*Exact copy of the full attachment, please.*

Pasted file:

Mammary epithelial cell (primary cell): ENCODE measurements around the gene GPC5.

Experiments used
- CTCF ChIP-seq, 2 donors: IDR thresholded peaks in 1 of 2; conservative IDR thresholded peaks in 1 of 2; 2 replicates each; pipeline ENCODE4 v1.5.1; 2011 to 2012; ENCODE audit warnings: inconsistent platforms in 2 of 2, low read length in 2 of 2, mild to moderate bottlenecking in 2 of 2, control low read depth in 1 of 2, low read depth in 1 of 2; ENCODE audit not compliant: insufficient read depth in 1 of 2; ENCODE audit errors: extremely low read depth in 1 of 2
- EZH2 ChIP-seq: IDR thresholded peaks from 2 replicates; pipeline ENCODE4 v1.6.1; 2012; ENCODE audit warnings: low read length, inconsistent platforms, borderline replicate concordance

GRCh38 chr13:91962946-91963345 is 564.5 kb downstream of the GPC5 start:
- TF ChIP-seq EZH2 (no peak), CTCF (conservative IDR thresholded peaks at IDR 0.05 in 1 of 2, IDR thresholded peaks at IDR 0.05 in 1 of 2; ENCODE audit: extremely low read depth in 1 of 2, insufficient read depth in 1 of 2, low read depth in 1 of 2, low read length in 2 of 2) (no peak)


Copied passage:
Mammary epithelial cell (primary cell): ENCODE measurements around the gene GPC5.

Experiments used
- CTCF ChIP-seq, 2 donors: IDR thresholded peaks in 1 of 2; conservative IDR thresholded peaks in 1 of 2; 2 replicates each; pipeline ENCODE4 v1.5.1; 2011 to 2012; ENCODE audit warnings: inconsistent platforms in 2 of 2, low read length in 2 of 2, mild to moderate bottlenecking in 2 of 2, control low read depth in 1 of 2, low read depth in 1 of 2; ENCODE audit not compliant: insufficient read depth in 1 of 2; ENCODE audit errors: extremely low read depth in 1 of 2
- EZH2 ChIP-seq: IDR thresholded peaks from 2 replicates; pipeline ENCODE4 v1.6.1; 2012; ENCODE audit warnings: low read length, inconsistent platforms, borderline replicate concordance

GRCh38 chr13:91962946-91963345 is 564.5 kb downstream of the GPC5 start:
- TF ChIP-seq EZH2 (no peak), CTCF (conservative IDR thresholded peaks at IDR 0.05 in 1 of 2, IDR thresholded peaks at IDR 0.05 in 1 of 2; ENCODE audit: extremely low read depth in 1 of 2, insufficient read depth in 1 of 2, low read depth in 1 of 2, low read length in 2 of 2) (no peak)